Why Montebello Unified may be in for a fight over its offer of space to two new charter schools.

Montebello Unified School District’s Board of Education approved offers of space at two charter schools but in both cases the district appears to be in conflict.


The board on a 5-0 vote on Wednesday, March 17 offered TIME (Teamwork, Individualization, Mastery and Extension) Community School, a high school, seven classrooms, space for administration and science and technology labs at Montebello High — all in its “D Wing” on the southwest part of the campus.


But the board also voted to stop negotiations about using all of Vail High School, the district’s continuation school, with board members saying they don’t want to close any of their schools.

But in this case, there is disagreement over the $12 per square foot cost the district officials contend TIME should pay the district. It amounts to more than $400,000.


Kaivan Yuen, assistant superintendent, educational services said the proposed rate would be TIME’S pro-rata share.


However, Gabriel Ramirez, Time Community School’s executive director, in a Thursday telephone interview said the price was twice as much as it should be.


“There were some miscalculations because the rate is among the highest in the state,” Ramirez said. “It makes it unachievable for any school to be able to operate.

The second conflict is between the district and KIPP SoCal Public School, which wants to use a portion of Bella Vista Elementary School.


The board, also on a 5-0 vote, instead offered the charter school a two-story building that has a multipurpose room, two computer labs, a science lab but no classrooms, at Joseph Gascon Elementary School in East Los Angeles.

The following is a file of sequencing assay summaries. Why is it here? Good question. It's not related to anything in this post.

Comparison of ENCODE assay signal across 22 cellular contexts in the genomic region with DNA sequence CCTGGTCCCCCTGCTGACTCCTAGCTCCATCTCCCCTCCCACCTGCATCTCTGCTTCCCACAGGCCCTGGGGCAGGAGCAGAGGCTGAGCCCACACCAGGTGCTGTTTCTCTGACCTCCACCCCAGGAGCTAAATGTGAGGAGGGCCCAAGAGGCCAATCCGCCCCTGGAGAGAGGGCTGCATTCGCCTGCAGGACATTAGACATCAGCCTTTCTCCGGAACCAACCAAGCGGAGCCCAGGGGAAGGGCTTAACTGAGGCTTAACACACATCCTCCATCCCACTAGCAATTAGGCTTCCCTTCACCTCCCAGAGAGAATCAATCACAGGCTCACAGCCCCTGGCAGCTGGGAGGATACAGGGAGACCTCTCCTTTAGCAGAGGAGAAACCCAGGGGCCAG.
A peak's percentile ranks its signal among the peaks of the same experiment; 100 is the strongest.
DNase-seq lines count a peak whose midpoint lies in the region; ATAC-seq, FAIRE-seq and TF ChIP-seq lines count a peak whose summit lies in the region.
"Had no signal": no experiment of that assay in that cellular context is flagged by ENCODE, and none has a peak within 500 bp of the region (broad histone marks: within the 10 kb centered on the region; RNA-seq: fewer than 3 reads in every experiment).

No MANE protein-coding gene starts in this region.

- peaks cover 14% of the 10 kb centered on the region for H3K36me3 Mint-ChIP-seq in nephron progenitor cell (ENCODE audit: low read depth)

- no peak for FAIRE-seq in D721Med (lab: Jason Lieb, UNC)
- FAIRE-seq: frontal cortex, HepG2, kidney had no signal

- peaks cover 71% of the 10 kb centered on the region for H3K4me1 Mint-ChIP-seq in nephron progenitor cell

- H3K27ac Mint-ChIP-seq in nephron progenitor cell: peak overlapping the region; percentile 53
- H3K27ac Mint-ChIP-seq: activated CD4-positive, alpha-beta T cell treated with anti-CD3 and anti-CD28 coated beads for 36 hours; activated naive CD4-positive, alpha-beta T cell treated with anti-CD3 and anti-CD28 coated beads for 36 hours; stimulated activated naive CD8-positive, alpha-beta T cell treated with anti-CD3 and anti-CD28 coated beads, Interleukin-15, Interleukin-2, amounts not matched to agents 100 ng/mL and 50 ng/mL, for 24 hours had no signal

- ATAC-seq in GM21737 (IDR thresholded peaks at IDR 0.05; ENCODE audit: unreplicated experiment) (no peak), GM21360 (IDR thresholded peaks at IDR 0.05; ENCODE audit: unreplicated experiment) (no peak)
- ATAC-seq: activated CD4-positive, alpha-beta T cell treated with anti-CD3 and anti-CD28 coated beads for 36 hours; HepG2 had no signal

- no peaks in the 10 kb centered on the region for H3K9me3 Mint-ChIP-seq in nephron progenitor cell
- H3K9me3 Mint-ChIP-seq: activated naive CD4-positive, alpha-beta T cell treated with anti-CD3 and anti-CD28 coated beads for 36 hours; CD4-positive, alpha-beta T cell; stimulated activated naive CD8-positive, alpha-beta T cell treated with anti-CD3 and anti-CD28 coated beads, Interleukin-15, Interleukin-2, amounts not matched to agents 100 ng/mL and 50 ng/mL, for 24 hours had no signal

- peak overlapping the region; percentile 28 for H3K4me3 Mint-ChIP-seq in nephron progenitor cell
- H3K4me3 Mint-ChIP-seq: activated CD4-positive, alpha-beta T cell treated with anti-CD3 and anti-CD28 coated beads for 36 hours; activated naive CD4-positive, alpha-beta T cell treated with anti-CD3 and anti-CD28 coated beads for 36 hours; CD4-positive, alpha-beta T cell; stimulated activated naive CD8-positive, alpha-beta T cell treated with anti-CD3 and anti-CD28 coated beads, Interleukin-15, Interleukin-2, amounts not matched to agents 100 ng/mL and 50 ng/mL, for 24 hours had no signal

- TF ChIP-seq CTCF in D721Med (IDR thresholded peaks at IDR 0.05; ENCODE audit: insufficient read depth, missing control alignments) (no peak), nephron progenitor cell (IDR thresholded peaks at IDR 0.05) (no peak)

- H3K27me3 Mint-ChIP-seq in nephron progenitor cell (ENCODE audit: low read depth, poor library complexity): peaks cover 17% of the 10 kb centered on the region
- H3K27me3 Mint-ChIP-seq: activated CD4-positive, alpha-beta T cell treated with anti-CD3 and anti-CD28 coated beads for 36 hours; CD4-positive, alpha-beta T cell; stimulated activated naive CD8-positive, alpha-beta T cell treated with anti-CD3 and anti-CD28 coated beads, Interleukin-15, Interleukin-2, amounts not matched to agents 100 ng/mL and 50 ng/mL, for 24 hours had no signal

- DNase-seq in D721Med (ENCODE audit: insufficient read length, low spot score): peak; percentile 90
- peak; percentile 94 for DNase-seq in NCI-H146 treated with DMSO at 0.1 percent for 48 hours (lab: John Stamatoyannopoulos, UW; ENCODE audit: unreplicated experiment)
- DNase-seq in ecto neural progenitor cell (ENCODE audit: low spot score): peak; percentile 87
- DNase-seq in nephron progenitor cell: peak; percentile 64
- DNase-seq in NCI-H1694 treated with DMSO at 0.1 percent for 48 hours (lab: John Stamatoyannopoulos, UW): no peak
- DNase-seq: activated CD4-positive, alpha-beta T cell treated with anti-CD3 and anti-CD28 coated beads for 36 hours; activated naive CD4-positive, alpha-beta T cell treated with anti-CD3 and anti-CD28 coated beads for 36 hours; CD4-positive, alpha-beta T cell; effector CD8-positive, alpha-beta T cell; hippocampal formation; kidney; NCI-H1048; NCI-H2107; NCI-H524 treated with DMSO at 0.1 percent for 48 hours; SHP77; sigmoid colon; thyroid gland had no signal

The fact Gascon will lose no classrooms is why Kaivan Yuen, assistant superintendent, educational services, recommended Gason over Bella Vista.

“At Gascon, there is no movement because the classrooms we’re offering are currently empty,” Yuen told the board.


“At Bella Vista, two classroom teachers would have to relocate,” he said. “The adult school classroom for the child care program would have to be relocated or shared as well. There’s definitely more movement at the Bella Vista site than the Gascon site.”


Both negotiations are under the auspices of Proposition 39, a ballot measure approved by California voters in 2000. School districts must make facilities (including both classroom and non-classroom spaces) available to charter schools serving students who reside in the district.


If they don’t, the charter school could file a lawsuit, attorneys for the district have advised the board.

The next step in the negotiations, which began last fall when TIME and KIPP submitted written requests for facilities, will come on April 1 when the district must submit its final offer.


Charter schools must notify the district in writing to accept or decline the final offer by May 1.

Parents from both Gascon and Buena Vista asked the board to save their schools.


“The four classrooms they will take over are not by any means empty,” Marlene Ramirez, a Bella Vista parent, said.

“Where will these kids go?” Ramirez asked. Bella Vista would have to give up its computer lab, library or space for special needs to accommodate this displacement.


Veronica Veramontes, a parent at Gascon, said her school is already overcrowded.

“Why choose Gascon when you have 600 students,” Veramontes said.

Cristina Barrera, spokeswoman for KIPP, didn’t return an email seeking comment.

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